Although more African-Americans and Hispanics are buying homes in municipalities surrounding Boston, these buyers are concentrated in a small number of communities and are thus segregated from white homeowners, according to a new study released by the Kennedy School of Government and the Harvard Civil Rights Project.
Segregation in the Boston Metropolitan Area at the End of the 20th Century a report to the Civil Rights Project by Kennedy School Lecturer Guy Stuart finds that despite the progress disadvantaged minorities have made in achieving homeownership outside of Boston, there is a danger that the benefits of such ownership may not accrue to them because of racial and ethnic segregation. In particular, the report raises concerns about the emergence of highly segregated schools across the metropolitan area. In addition, income segregation provides evidence of the persistence of a patchwork of “have” and “have-not” communities outside of Boston that affect the opportunities available to lower-income families of all races and ethnicities.
The report found that in the Boston metropolitan area more than 40 percent of African-American home buyers, over 60 percent of Hispanic home buyers, and 90 percent of white home buyers bought homes in cities and towns outside of Boston in the period 1993 to 1998. Almost one half of the purchases made by African-American and Hispanic home buyers outside of Boston were concentrated in seven of 126 communities. To achieve racial and ethnic integration, more than 50 percent of minority home buyers would have had to have bought a home in a different city or town.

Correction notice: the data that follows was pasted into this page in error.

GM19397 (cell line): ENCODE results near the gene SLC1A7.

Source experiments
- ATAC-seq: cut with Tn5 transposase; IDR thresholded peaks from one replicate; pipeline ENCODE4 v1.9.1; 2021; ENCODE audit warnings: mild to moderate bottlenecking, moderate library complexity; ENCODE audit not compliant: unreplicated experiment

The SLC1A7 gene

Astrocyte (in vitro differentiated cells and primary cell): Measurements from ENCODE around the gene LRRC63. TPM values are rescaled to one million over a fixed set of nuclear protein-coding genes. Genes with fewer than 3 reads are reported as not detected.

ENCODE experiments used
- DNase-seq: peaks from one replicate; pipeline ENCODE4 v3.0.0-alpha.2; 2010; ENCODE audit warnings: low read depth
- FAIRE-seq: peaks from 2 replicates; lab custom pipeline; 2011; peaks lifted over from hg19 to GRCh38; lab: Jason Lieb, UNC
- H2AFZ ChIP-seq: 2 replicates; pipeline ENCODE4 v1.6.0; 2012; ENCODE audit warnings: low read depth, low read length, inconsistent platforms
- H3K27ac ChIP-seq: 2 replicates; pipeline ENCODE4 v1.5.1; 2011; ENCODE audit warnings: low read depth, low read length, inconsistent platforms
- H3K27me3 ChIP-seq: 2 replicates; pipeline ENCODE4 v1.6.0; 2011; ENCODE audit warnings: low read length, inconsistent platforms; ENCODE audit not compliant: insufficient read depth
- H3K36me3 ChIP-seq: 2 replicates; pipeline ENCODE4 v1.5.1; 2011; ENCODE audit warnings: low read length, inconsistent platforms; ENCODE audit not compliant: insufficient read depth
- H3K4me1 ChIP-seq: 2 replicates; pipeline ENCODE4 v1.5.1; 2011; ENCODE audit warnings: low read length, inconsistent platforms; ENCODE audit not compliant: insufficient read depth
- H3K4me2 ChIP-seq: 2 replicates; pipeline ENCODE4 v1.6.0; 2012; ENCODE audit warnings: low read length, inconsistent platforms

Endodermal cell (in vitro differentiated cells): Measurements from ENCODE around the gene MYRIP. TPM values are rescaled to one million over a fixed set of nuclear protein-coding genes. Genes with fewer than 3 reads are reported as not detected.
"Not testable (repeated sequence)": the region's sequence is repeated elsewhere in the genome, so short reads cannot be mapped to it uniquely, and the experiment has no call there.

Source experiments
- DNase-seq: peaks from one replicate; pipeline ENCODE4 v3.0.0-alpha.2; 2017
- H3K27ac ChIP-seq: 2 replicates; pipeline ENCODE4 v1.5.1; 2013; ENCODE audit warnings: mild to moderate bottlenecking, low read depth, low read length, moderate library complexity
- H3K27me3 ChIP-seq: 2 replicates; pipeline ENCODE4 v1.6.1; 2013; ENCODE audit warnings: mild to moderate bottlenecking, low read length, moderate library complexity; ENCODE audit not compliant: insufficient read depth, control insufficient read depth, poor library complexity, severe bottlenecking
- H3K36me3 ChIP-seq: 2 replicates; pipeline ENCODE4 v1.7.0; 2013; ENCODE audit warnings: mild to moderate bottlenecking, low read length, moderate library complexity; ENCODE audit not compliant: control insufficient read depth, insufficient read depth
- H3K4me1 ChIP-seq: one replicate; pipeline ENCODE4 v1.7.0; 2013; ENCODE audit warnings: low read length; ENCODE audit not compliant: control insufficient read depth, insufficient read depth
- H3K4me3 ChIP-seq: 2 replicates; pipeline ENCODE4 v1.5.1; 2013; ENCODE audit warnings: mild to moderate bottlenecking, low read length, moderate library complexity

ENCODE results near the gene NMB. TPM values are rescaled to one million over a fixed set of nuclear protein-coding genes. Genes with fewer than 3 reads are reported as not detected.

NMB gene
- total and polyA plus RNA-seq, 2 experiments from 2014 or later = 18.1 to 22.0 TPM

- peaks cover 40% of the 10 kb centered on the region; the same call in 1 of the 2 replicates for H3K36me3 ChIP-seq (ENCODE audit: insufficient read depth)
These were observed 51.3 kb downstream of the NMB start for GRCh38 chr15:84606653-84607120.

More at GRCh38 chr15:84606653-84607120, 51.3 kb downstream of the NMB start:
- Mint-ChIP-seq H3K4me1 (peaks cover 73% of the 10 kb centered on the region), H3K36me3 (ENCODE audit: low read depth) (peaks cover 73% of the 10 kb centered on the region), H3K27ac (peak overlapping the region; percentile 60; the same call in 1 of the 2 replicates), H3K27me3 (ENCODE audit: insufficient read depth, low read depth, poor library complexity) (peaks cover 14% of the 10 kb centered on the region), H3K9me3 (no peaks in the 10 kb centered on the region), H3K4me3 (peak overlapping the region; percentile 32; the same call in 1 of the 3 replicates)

To achieve income integration, almost 50 percent of low-income buyers would have had to have bought a home in a different city or town. In the city of Boston, the market share of buyers earning more than the metropolitan area median income has increased from 40 percent to 50 percent.
But the news is not all bad. High-income, white communities have not excluded all minority and low-income home buyers. The presence of these home buyers throughout the metropolitan area is a fact of life. The state, local governments, and the real estate industry can provide the leadership necessary to ensure that patterns of segregation do not become entrenched in the first decade of this new century.
Gary Orfield, professor of education and social policy, and co-director of the Civil Rights Project, commented, “These findings are ominous in a period when many state and local leaders assume that racial problems have been solved and civil rights policies are no longer needed. As Boston ends school desegregation, the University of Massachusetts ends affirmative action admissions policies, and jobs move further away from minority communities, the consequences of residential segregation escalate.”
The report is based on Home Mortgage Disclosure Act (HMDA) data and census data. The HMDA data provide information about the race, ethnicity, income, and census tract location of nearly all home purchases involving a mortgage loan across the nation. The report covers the Boston Primary Metropolitan Statistical Area. The data are drawn from the years 1993 through 1998. The full report will be posted on the Web at http://www.law.harvard.edu/groups/civilrights.